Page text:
The U.S. federal officials have arrested two hackers who have pleaded guilty to computer-crimes charges for creating and distributing Mirai botnet that crippled some of the world’s biggest and most popular websites by launching the massive DDoS attacks last year.
According to the federal court documents unsealed Tuesday, Paras Jha and Josiah White were indicted by an Alaska court last week on six charges for their role in massive cyber attacks conducted using Mirai botnet.
Mirai is a piece of nasty IoT malware that scans for insecure routers, cameras, DVRs, and other Internet of Things devices which are still using their default passwords and then add them into a botnet network, which is then used to launch DDoS attacks on websites and Internet infrastructure.
“Jha and his co-conspirators successfully infected hundreds of thousands of internet-connected computing devices, including computers in Alaska and other states, with malicious software,” the plea agreement said.
Paras Jha and his business partner Josiah White are the same people who were outed by blogger Brian Krebs earlier this year after his blog was also knocked offline by a massive 620 Gbps of DDoS attack using Mirai botnet.
According to Jha’s LinkedIn profile, he is a 21-year-old passionate programmer from Fanwood, U.S., who knows how to code in multiple programming languages and is positioned as president of a DDoS mitigation firm, ProTraf Solutions.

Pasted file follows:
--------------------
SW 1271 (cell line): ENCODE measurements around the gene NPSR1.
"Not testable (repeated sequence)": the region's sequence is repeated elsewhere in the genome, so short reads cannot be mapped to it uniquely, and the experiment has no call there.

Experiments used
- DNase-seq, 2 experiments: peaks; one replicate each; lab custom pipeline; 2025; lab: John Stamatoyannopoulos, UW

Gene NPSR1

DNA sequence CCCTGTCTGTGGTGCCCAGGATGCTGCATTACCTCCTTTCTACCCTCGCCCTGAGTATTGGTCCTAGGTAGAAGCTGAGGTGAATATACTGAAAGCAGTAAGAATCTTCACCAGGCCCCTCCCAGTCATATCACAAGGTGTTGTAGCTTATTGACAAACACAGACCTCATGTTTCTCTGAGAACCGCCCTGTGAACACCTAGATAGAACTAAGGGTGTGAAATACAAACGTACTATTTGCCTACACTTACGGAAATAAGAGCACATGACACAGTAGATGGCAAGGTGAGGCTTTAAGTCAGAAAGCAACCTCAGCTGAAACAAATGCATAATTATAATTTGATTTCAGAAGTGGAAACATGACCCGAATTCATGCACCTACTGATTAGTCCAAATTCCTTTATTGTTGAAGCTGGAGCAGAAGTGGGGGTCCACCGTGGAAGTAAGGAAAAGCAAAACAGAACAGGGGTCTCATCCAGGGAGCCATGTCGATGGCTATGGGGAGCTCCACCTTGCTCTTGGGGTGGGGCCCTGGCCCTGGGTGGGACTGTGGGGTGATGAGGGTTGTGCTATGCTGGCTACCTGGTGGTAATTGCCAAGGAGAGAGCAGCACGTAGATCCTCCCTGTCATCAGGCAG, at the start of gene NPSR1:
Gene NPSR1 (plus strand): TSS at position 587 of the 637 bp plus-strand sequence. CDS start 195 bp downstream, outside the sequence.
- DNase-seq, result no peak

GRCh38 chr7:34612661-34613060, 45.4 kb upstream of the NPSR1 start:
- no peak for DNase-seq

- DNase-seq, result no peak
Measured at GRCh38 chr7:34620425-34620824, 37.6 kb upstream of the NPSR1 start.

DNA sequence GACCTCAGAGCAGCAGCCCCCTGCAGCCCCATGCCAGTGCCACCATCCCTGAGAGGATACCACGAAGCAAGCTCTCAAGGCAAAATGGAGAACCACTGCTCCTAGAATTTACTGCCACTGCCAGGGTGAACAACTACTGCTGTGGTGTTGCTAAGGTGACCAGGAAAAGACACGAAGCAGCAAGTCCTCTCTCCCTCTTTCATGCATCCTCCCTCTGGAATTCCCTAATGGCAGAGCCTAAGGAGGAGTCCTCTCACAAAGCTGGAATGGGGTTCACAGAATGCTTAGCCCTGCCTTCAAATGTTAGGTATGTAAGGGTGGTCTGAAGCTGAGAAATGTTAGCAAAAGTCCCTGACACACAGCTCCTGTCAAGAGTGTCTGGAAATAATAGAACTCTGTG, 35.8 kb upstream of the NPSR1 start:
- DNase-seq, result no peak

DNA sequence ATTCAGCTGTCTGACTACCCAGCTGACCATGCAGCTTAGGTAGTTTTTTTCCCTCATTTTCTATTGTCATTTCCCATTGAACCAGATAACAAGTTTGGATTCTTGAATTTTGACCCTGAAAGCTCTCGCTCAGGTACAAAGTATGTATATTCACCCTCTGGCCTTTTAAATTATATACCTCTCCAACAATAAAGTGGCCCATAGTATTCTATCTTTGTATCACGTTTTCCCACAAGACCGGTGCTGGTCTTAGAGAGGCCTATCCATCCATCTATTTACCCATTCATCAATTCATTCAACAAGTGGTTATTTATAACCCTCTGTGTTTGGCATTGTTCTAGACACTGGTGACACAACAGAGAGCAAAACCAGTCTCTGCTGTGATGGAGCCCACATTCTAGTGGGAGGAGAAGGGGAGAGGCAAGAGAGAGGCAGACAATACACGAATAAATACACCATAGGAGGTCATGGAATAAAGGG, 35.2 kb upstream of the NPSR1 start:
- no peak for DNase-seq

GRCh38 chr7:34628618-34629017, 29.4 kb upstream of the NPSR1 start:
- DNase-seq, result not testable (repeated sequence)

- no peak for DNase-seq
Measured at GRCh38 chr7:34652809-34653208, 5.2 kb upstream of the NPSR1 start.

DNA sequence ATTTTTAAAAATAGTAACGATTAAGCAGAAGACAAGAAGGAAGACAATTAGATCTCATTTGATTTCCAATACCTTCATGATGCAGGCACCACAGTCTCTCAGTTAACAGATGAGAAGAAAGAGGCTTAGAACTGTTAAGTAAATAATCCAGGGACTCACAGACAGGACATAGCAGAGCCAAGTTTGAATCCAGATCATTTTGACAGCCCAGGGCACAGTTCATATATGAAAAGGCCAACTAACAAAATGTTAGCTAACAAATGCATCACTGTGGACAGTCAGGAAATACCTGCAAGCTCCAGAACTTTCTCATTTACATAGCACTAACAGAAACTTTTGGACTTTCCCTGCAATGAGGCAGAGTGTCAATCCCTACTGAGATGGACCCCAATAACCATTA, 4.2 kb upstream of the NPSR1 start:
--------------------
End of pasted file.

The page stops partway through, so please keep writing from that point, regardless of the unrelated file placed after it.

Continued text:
A week after the massive DDoS attack, the source code of Mirai was released on the widely used hacker chat forum Hackforums by Jha who, under the name Anna-senpai, wrote he had “made their money…so it’s time to GTFO.”
“So today, I have an amazing release for you,” he wrote. “With Mirai, I usually pull max 380k bots from telnet alone. However, after the Kreb [sic] DDoS, ISPs been slowly shutting down and cleaning up their act. Today, max pull is about 300k bots, and dropping.”
Once Mirai source code was out, various cyber criminals started exploiting the IoT malware to launch powerful DDoS attacks against websites and Internet infrastructure, one of which was the popular DNS provider Dyn, which was DDoSed by a botnet of an around 100,000 Mirai malware-infected devices.
The U.S. Department of Justice has not released more details about the case yet. We will update this article with new information. Stay Tuned!
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